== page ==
In an interview with Voice of OC, Kuperberg described the executive committee as essentially an “adjunct” to the general manager, who typically calls the meetings on special occasions.
“It’s things like should I schedule this for this committee before it goes to the board, or that committee… they don’t talk about any one thing,” Kuperberg said. “They don’t meet regularly. They don’t have a set subject matter.”
Francke doesn’t buy that argument. He says the fact that the executive committee has continuing jurisdiction over a wide variety of matters is precisely what makes it a standing committee subject to open meetings.
He added that another water district committee known as the labor relations/benefits ad-hoc is clearly a standing committee with open meeting requirements. This committee does in fact have “set subject matter” because it meets specifically on labor negotiations and has no scheduled sunset.
Having to negotiate labor agreements isn’t something that’s going away any time soon for most public agencies.
“That’s very different from a committee that’s formed to meet with labor representatives on a particular conflict or problem, report back and that’s over,” Francke said.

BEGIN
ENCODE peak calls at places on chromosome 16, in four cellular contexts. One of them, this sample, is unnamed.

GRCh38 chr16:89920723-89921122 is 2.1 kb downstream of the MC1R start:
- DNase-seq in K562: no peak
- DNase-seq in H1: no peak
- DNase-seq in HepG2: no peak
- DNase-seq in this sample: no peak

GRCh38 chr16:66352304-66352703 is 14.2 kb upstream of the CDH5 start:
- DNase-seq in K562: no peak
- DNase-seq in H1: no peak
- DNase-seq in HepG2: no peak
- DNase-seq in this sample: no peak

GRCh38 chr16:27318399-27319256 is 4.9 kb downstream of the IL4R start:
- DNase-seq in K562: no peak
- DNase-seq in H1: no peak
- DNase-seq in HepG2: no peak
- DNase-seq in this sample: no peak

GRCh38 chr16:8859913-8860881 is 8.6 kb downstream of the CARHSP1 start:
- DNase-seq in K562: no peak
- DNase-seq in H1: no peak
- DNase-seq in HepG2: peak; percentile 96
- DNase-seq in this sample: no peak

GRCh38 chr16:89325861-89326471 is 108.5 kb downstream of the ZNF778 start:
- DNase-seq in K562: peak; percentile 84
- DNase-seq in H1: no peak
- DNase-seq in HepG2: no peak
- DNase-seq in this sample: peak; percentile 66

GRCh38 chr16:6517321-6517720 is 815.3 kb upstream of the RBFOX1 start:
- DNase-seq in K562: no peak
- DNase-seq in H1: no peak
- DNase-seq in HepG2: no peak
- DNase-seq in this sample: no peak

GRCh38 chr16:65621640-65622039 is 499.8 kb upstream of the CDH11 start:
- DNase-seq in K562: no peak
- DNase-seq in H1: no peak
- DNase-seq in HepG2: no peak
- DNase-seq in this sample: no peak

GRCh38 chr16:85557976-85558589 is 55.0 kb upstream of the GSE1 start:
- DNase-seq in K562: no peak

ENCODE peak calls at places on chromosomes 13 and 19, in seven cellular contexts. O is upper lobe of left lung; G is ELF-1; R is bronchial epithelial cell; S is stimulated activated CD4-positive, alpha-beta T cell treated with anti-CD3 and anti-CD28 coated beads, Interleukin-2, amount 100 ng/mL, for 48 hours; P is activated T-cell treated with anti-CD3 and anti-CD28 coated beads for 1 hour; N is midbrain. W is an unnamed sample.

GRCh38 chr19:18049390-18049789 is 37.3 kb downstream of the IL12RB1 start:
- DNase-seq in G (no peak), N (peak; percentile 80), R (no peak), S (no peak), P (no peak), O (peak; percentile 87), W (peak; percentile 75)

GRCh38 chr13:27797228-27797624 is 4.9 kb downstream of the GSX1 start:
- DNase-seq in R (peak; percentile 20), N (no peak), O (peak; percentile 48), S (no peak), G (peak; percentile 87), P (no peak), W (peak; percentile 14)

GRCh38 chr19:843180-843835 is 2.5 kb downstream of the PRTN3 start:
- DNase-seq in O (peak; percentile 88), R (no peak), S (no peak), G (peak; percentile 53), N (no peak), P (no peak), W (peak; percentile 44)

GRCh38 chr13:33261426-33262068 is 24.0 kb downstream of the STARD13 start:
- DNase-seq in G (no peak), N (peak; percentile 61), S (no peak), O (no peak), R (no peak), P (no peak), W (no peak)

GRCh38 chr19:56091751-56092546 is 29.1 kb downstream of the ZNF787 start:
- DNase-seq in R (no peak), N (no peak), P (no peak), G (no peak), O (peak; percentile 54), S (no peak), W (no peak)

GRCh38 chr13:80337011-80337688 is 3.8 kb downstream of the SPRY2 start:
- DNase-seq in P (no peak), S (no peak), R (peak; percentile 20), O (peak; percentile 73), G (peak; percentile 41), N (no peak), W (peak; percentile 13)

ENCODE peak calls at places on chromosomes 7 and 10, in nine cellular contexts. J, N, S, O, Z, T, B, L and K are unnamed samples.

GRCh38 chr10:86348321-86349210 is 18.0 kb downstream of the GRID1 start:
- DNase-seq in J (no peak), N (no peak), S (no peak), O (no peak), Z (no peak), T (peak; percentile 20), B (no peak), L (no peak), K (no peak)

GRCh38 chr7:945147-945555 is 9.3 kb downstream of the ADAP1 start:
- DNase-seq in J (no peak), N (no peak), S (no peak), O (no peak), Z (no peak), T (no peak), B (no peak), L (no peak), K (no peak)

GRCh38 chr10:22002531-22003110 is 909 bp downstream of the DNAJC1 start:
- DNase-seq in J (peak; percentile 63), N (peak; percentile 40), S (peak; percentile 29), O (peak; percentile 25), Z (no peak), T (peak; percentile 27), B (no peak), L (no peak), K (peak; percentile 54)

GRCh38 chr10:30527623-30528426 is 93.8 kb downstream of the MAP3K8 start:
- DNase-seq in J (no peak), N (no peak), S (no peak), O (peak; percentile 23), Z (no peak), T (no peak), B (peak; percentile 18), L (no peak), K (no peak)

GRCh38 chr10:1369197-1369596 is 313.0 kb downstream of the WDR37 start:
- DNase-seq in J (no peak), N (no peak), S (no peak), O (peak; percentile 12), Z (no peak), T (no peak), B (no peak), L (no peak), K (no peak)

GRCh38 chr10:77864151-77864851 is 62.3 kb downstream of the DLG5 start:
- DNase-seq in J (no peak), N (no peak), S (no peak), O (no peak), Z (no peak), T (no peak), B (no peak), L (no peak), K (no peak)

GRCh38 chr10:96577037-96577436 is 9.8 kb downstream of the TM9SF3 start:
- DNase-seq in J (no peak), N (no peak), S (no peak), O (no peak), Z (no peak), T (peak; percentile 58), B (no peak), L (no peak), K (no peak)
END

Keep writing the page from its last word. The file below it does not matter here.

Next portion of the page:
A 1996 opinion by the California Attorney General regarding a committee formed by another water district supports Francke’s interpretation of the law. It found that the committee must be publicly noticed and open to the public – even though it didn’t have a fixed meeting schedule nor a set subject matter — because it had no end in sight and was responsible for advising the parent body on a broad range of matters.
The committee in focus was the “administrative committee.” Its purpose was to “advise the board on administrative matters as appropriate,” and it was to have no “continuing subject matter jurisdiction,” according to language about the committee quoted by the Attorney General.
But the Attorney General dismissed the committee’s purported lack of “continuing subject matter jurisdiction” as “inconsistent at best,” and that this “may not be used to thwart the purposes and requirements of the Act.”
“We believe the subcommittee in question has the authority to hear and consider issues related to budgets, audits, contracts and personnel matters and that its authority needs no renewal,” the opinion states. “Its meetings are subject to the [Brown] Act’s requirements of notice, a posted agenda, and public participation.”
Cathy Green — president of the water district’s board of directors and a member of the executive committee – said she sees no issue with opening up the executive committee meetings to the public, as long as it’s not a meeting dealing with confidential topics like personnel matters.
“Other than that, I don’t care. It doesn’t matter to me one way or another,” Green said.